Coaching Your Placement Team to Run Your Placement Machine

Placement is an individual, one-on-one, one-at-a-time activity. There’s nothing else in the world of work more personal than hiring or changing jobs. Recruiters are one-on-one people, too. They’re entrepreneurial types who are really CEO’s of their own “profit centers” — their desks.

In the past, it made no difference how many desks you had. “Personal production” was the only thing that mattered. Sharing job orders and candidate leads often occurred only through office espionage.

But over the past few years, the phrase “personal production” has been replaced with the letters “PDA.” That stands for “per desk average.” Successful managers everywhere have learned that team placements are not only possible — they’re profitable.

Individual recruiters can vary widely in direct production, but the bottom line is the only thing that counts. With the integration of automation, the Web and the Internet, sharing placement information can be done instantly and effortlessly.

This PTL will show you how to coach your placement team to run your placement machine:

1. RECOGNIZE WHERE YOU HAVE DISCOURAGED A TEAM EFFORT

Since our industry developed with a “desk mentality,” you probably learned in an independent environment. It’s natural to you, so you may not realize your “team” is just a “staff.”

Here are five ways to tell if you’re the culprit:

a.      Recruiters are separately managed, and believe they are together just for administrative purposes.

b.     Recruiters work independently, sometimes even competing with each other.

c.      Recruiters follow required “desk procedures,” and are not permitted to develop their own.

d.     Training is generalized, assuming that each recruiter has equal cold-calling, job-order taking, recruiting and closing skills.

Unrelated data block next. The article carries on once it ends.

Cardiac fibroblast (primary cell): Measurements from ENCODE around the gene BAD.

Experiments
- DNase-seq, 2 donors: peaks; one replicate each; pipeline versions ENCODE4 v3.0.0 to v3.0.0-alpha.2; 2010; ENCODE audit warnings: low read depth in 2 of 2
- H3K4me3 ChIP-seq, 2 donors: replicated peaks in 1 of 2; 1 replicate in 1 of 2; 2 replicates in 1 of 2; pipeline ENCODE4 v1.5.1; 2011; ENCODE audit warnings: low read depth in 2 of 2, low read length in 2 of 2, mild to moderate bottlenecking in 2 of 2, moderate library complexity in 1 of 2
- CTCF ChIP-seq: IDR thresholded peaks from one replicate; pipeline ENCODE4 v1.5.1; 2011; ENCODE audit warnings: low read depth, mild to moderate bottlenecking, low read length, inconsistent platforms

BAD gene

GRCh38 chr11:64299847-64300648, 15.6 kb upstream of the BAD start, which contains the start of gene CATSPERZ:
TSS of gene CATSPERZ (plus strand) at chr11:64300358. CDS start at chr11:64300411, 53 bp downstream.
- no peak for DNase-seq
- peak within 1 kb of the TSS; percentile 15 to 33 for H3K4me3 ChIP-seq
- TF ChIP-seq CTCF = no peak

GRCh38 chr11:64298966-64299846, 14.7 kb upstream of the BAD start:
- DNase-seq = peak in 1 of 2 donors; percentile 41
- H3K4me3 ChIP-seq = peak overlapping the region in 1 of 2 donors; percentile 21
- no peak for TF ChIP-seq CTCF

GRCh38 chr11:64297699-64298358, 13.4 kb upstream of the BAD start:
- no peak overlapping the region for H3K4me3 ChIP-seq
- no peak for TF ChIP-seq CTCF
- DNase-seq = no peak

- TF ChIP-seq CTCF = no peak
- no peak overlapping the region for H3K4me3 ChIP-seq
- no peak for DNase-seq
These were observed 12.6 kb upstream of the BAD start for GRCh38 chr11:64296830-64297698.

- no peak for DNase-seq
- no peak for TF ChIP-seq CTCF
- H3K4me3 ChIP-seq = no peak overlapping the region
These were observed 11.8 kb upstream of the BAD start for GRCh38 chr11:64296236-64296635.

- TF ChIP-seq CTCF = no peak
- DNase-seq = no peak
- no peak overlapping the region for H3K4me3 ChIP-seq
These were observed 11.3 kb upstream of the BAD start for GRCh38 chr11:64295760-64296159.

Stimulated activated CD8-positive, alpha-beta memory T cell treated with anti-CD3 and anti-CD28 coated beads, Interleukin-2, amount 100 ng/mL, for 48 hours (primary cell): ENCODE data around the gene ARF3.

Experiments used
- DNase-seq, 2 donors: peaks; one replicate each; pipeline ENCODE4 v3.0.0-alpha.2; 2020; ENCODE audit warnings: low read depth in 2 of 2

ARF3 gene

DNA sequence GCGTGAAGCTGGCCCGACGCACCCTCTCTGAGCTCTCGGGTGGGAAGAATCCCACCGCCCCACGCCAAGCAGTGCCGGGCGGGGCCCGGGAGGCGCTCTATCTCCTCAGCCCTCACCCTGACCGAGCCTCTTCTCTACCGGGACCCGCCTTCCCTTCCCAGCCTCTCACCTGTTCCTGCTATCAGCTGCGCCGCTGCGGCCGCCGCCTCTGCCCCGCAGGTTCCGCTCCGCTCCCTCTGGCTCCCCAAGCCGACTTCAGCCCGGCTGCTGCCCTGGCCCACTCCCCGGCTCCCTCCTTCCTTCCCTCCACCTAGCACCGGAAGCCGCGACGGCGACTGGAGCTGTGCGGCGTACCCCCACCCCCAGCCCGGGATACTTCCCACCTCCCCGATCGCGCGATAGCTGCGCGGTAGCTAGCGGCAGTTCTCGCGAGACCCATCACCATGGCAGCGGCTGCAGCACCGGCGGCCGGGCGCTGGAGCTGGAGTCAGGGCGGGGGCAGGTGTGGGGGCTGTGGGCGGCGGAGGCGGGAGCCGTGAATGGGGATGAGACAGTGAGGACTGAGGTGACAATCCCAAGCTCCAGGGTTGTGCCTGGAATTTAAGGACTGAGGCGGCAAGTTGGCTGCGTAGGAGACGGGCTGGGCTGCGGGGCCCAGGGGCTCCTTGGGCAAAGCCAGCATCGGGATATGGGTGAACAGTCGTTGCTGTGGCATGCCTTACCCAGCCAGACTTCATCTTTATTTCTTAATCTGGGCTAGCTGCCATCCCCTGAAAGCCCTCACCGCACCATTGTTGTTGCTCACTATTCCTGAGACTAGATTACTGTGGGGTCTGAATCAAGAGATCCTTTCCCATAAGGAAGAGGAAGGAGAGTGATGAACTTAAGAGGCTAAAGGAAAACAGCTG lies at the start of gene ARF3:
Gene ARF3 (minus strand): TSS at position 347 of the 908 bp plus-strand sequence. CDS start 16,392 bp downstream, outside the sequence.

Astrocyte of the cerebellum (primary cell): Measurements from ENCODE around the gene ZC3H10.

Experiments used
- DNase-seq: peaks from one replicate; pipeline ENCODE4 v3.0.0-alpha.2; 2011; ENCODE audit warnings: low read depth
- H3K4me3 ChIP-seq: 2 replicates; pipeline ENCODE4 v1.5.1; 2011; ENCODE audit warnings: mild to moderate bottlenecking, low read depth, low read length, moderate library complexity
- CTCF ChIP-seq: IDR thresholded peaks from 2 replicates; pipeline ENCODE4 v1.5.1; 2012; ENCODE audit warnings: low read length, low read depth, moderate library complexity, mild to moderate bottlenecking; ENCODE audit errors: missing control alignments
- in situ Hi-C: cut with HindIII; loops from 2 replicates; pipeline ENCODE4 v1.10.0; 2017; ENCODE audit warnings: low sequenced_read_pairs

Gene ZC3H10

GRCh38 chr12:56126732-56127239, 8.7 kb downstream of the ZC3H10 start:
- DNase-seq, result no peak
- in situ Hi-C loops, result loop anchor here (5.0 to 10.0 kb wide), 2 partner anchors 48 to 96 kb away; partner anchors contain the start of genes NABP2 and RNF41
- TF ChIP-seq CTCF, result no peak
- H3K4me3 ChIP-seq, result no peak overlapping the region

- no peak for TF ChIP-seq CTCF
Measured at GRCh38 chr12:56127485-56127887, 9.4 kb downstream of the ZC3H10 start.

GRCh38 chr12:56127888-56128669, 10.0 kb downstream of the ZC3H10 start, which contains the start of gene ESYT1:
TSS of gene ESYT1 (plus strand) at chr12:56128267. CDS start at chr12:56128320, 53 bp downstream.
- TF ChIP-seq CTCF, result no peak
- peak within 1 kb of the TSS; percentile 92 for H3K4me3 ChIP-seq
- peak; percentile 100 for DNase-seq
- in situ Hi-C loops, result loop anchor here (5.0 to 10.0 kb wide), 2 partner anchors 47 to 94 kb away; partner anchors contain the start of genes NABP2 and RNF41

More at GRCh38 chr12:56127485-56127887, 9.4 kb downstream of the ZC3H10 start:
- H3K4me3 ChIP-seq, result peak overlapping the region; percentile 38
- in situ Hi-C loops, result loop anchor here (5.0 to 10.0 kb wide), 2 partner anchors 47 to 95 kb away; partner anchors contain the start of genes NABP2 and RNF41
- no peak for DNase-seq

e.      Reporting on placement activity is defensive with undue optimism or elaborate excuses.

In a “team-centered” office, these attributes are found:

a.      Two or more recruiters are managed simultaneously, and believe they share responsibility for making placements.

b.     Two or more recruiters work together, and competition is replaced with cooperation.

c.      “Desk procedures” are virtually non-existent, and are replaced with a flexible “division of labor.”

d.     Training is specific, usually limited to certain phases of the placement process.

e.      Defensiveness does not occur, since informal reporting is done collectively.

2. UNDERSTAND THAT ANY STAFF CAN BECOME A TEAM

The term “team player” is really a misnomer. “Teams” are nothing more than individuals focusing on the same goals. So “team players” are just recruiters who have shifted their focus. Once that occurs, “the end justifies the means.” The goal becomes more important than the person doing the particular activity.

If you doubt this, just look at the best athletes in team sports. Each has a different personality, different physical attributes, and even a different approach. They’ve just subordinated individual “production” to increasing the team’s score. A “win” to them is a team win.

That doesn’t mean your present staff is balanced as a team, though. Any team can have too many “listers,” “recruiters,” or PR handshakers.

Don’t assume you know where your recruiters’ strengths and weaknesses are. As I observed in How to Turn an Interview into a Job:

One of the first things I learned in my personnel career was that people don’t change, circumstances change.